In information security, the “principle of least privilege” refers to the idea that a person, application, or entity should only be given access to the specific data they need to do whatever work they need to get done. Instituting this as a policy – i.e. as a “policy of least privilege” – does a lot to improve security posture, as it means that your attack surface is dramatically reduced and it’s much harder for ransomware or malware to spread throughout your organization. 

3. Use Multiple Accounts 

If using a public cloud service provider, which is what we recommend, use multiple accounts for authentication purposes. No one should have access to everything, as this introduces a single point of failure that could compromise your entire technology stack if breached. 

4. Isolate Network Resources 

You should also isolate your network resources, for the same reason that you should use multiple accounts. This means preventing (or otherwise carefully controlling) your model from being accessed from the general internet. 

If you’ve spent any time on the internet, you know that some of those using it aren’t exactly upstanding model citizens. When they get access to any new technology, including your generative AI offering, they’ll attempt to jailbreak or otherwise misuse it. This is a misstep you can’t afford when working with sensitive data.

5. Encrypt Everything

Another fairly basic modification you can make to improve your security posture dramatically is to encrypt everything – the data the model is trained on, any messages being sent to it, any text it’s generating, etc. 

Encrypt at rest and encrypt in transit. One subtlety worth mentioning is that you must ensure that the encryption standards used across the stack – between components and plugins, between users and the model, etc. – should be consistent. Without consistency, you could get in a situation where a dev environment has PHI in it. This may sound fine, but the dev team is likely to spin up instances that they may or may not remember to shut down or fully protect. This creates an easy place for an attack. To combat this, encrypt sensitive data all the time, or use synthetic data in development.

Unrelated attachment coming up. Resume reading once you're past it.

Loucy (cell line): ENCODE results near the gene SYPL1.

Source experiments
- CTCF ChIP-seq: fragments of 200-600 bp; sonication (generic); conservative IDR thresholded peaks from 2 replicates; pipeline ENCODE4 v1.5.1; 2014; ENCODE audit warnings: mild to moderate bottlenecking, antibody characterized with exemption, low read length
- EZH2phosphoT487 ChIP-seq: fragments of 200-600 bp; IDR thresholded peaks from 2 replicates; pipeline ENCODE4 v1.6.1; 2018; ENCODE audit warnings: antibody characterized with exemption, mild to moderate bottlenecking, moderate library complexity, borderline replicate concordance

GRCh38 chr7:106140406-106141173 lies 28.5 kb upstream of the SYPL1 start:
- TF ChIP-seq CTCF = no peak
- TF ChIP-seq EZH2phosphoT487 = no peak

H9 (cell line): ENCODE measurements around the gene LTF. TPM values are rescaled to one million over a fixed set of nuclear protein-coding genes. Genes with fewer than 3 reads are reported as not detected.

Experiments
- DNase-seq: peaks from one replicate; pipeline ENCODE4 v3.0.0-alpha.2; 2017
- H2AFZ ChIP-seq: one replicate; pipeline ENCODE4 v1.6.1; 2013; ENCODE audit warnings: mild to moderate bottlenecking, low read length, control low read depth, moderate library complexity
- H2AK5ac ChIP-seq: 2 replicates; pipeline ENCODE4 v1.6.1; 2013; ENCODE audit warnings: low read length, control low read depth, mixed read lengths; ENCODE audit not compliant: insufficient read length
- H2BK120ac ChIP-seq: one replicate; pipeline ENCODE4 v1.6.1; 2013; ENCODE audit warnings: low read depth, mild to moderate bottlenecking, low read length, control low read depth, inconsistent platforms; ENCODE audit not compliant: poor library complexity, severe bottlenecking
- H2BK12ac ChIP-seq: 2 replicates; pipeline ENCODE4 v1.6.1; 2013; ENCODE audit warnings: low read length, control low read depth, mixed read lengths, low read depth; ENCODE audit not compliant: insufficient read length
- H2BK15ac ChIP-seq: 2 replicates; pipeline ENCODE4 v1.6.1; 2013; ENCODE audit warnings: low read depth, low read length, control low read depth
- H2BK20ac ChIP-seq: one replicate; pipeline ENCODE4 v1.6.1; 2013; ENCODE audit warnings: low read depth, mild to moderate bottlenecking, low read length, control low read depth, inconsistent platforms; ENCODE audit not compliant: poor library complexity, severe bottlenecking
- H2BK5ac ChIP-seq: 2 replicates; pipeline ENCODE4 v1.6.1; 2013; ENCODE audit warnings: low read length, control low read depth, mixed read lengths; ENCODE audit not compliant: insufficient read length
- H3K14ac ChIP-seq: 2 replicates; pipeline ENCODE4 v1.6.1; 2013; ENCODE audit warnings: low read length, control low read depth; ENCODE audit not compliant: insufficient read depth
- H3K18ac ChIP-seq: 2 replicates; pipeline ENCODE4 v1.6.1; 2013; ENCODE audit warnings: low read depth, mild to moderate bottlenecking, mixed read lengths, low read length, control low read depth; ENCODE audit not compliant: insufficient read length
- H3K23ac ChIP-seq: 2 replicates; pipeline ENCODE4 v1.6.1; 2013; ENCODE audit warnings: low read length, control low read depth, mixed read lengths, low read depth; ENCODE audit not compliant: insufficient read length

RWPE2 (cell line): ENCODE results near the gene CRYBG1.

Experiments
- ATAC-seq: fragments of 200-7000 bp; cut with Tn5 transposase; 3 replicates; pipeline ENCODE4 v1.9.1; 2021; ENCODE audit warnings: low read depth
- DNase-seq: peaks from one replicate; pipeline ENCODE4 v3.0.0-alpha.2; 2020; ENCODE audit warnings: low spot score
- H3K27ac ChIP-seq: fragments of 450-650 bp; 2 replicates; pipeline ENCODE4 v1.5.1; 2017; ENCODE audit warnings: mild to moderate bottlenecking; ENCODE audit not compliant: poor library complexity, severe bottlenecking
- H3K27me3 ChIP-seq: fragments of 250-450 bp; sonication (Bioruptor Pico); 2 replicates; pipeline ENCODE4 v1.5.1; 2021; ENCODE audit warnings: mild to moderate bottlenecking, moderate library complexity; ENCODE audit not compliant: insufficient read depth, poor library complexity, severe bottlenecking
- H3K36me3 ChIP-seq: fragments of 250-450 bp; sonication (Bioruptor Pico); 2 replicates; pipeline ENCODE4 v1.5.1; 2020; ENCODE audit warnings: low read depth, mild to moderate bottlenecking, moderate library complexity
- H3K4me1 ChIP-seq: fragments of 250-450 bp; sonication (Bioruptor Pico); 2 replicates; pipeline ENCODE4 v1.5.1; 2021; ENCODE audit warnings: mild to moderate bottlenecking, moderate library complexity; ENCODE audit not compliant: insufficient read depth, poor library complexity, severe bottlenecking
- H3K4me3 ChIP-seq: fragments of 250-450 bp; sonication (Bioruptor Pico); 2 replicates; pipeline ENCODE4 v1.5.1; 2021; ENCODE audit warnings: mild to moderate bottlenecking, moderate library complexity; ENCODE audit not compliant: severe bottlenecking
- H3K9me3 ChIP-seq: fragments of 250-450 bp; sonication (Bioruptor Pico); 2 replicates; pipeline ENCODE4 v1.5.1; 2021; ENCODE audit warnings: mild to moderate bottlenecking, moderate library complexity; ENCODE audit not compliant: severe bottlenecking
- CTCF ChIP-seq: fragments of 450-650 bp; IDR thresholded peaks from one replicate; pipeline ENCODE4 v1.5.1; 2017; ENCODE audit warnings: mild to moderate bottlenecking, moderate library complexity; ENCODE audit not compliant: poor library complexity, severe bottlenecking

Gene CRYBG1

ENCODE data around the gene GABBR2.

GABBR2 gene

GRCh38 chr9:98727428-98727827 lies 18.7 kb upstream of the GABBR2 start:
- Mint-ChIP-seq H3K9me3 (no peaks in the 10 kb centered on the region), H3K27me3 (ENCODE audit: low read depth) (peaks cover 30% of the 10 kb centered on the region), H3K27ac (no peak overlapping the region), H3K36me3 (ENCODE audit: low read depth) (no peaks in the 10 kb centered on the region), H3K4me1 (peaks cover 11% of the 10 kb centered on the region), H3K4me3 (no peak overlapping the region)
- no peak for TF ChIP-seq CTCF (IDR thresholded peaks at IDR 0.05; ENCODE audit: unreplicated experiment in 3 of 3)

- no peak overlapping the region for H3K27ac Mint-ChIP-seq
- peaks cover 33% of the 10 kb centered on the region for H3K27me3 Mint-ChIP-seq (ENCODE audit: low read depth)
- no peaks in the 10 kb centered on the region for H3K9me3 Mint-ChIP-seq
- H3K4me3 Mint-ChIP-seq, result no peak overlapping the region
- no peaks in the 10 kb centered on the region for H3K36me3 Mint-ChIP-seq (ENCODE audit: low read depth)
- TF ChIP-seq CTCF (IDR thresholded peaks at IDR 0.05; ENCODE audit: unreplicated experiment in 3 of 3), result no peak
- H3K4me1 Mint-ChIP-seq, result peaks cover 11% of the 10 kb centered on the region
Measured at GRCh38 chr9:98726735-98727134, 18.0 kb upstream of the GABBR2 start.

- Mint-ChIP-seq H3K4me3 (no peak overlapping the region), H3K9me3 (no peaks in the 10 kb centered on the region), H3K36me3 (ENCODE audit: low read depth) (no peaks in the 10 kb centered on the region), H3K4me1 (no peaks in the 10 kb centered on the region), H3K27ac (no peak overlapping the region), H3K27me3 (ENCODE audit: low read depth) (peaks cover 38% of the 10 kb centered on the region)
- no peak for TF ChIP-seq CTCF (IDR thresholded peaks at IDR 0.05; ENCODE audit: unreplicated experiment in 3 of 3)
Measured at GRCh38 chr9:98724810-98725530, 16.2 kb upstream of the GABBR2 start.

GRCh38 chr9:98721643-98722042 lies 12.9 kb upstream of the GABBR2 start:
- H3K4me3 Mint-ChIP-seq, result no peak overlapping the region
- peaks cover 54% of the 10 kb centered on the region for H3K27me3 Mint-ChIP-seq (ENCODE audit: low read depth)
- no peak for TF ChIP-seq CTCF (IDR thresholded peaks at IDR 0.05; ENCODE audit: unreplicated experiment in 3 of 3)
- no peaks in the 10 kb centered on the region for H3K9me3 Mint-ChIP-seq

6. Enable Traceability

Traceability refers to your ability to tell who is interacting with your application, at what point they entered (i.e. whether they hit the API or accessed your infrastructure directly at some point), and what they did while they were there. This will facilitate monitoring any changes to the model or its scaffolding, and make it easier to identify any potential attacks or problems.

7. Centralize Findings

If you’ve enabled traceability, used a policy of least privilege, or taken any of the previous steps, you should now have a monitoring system that generates information related to what’s happening inside your application. Whenever possible, bring all this data together in one place. This will allow you to quickly assess activity occurring along any attack vector; you’ll be able to understand whether an attack consisted of one event or multiple related events, whether it originated with one account or several, etc.

All of this is crucial for mitigating damage and closing off those weaknesses in the future, but by default, the relevant data tends to be scattered across different logging tools. One advantage of implementing a security lake is that you can centralize these findings, but, as is usually the case, there are other ways to skin this particular cat.